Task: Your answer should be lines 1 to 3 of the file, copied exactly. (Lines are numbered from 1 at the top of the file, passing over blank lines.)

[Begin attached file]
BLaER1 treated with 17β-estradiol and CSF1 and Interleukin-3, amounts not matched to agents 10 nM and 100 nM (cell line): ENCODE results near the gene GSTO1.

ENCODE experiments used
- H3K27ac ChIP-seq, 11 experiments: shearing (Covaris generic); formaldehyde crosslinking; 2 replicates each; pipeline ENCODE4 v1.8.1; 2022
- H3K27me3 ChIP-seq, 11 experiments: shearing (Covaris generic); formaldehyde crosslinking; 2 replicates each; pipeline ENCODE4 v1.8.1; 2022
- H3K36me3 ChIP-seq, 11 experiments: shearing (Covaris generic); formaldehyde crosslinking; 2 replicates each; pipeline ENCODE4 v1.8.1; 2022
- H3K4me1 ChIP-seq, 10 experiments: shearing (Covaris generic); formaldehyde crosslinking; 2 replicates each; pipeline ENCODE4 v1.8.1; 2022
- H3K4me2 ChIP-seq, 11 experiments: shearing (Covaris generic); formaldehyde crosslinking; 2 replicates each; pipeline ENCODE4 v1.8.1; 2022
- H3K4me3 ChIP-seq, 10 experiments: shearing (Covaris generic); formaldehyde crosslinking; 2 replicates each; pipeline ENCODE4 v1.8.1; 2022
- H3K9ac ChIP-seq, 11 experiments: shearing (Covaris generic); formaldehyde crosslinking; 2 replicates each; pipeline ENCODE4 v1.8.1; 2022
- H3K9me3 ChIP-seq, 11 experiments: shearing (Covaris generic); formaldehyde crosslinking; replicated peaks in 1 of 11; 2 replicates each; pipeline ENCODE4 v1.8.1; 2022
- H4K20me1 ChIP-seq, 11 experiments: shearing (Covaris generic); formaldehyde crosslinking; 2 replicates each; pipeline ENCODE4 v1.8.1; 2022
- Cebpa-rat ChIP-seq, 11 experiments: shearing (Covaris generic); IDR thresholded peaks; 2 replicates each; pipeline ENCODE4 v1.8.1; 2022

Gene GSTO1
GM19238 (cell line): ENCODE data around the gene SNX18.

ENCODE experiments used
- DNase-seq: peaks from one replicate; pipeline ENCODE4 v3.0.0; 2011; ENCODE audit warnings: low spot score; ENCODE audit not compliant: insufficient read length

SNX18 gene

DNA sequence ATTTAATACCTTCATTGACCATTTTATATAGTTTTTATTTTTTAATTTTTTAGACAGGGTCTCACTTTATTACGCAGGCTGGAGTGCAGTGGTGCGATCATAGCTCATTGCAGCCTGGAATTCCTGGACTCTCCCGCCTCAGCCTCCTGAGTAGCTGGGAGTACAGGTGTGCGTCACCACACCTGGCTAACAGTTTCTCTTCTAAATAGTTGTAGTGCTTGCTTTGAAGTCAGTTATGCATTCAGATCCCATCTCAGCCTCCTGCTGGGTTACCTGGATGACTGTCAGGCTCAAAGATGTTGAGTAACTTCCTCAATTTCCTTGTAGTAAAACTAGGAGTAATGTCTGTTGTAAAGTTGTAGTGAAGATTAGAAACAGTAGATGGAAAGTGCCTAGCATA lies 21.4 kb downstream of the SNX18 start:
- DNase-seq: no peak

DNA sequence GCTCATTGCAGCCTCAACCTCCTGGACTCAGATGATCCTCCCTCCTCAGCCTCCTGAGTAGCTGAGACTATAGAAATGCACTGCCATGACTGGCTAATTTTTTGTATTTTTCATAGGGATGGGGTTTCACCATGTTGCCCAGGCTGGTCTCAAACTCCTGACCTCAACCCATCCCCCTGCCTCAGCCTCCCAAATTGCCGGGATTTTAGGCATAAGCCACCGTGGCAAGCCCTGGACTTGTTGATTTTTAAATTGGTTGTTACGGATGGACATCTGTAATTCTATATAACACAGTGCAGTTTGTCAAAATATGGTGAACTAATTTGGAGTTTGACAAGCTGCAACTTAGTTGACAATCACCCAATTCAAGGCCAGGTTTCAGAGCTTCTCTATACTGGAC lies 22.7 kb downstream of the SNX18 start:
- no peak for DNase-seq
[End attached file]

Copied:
BLaER1 treated with 17β-estradiol and CSF1 and Interleukin-3, amounts not matched to agents 10 nM and 100 nM (cell line): ENCODE results near the gene GSTO1.

ENCODE experiments used
- H3K27ac ChIP-seq, 11 experiments: shearing (Covaris generic); formaldehyde crosslinking; 2 replicates each; pipeline ENCODE4 v1.8.1; 2022